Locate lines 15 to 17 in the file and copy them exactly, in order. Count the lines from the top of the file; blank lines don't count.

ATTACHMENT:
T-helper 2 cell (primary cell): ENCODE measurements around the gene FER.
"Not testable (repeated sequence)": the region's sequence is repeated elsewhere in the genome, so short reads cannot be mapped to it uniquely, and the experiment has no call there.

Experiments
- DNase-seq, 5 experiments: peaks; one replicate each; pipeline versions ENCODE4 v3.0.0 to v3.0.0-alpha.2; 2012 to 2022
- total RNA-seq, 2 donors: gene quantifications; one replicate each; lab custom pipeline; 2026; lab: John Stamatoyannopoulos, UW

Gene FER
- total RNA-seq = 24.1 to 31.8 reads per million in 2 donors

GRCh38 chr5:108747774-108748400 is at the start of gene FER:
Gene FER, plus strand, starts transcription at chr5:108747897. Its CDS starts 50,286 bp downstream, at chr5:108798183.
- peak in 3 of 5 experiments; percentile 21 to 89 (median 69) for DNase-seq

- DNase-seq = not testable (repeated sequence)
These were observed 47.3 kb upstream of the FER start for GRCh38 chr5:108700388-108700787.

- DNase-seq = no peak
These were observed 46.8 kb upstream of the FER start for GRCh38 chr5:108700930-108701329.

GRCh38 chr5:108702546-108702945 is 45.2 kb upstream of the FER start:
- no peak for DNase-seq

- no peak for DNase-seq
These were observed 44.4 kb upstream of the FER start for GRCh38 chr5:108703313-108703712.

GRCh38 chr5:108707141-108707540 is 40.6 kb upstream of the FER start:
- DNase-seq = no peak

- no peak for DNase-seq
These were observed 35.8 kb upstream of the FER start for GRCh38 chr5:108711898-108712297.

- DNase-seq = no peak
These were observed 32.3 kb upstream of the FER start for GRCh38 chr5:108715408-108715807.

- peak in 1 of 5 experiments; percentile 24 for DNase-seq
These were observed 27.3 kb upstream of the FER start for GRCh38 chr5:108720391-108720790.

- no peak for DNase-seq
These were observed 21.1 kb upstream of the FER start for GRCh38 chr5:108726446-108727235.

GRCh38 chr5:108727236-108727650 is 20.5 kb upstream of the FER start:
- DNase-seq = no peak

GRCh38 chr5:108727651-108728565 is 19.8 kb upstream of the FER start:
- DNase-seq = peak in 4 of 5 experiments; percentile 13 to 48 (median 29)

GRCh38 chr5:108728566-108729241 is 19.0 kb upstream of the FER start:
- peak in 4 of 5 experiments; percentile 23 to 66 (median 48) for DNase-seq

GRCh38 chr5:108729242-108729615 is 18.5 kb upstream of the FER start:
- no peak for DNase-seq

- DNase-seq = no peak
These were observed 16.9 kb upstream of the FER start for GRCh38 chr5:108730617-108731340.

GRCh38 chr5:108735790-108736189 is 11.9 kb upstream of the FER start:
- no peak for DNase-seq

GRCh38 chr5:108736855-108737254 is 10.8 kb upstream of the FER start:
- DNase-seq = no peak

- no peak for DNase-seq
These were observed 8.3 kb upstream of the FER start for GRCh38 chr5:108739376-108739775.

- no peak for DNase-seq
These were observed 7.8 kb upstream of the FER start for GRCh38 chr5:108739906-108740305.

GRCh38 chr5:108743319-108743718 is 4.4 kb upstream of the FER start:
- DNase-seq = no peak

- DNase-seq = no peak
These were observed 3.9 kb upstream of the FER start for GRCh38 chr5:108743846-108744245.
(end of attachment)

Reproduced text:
GRCh38 chr5:108702546-108702945 is 45.2 kb upstream of the FER start:
- no peak for DNase-seq

- no peak for DNase-seq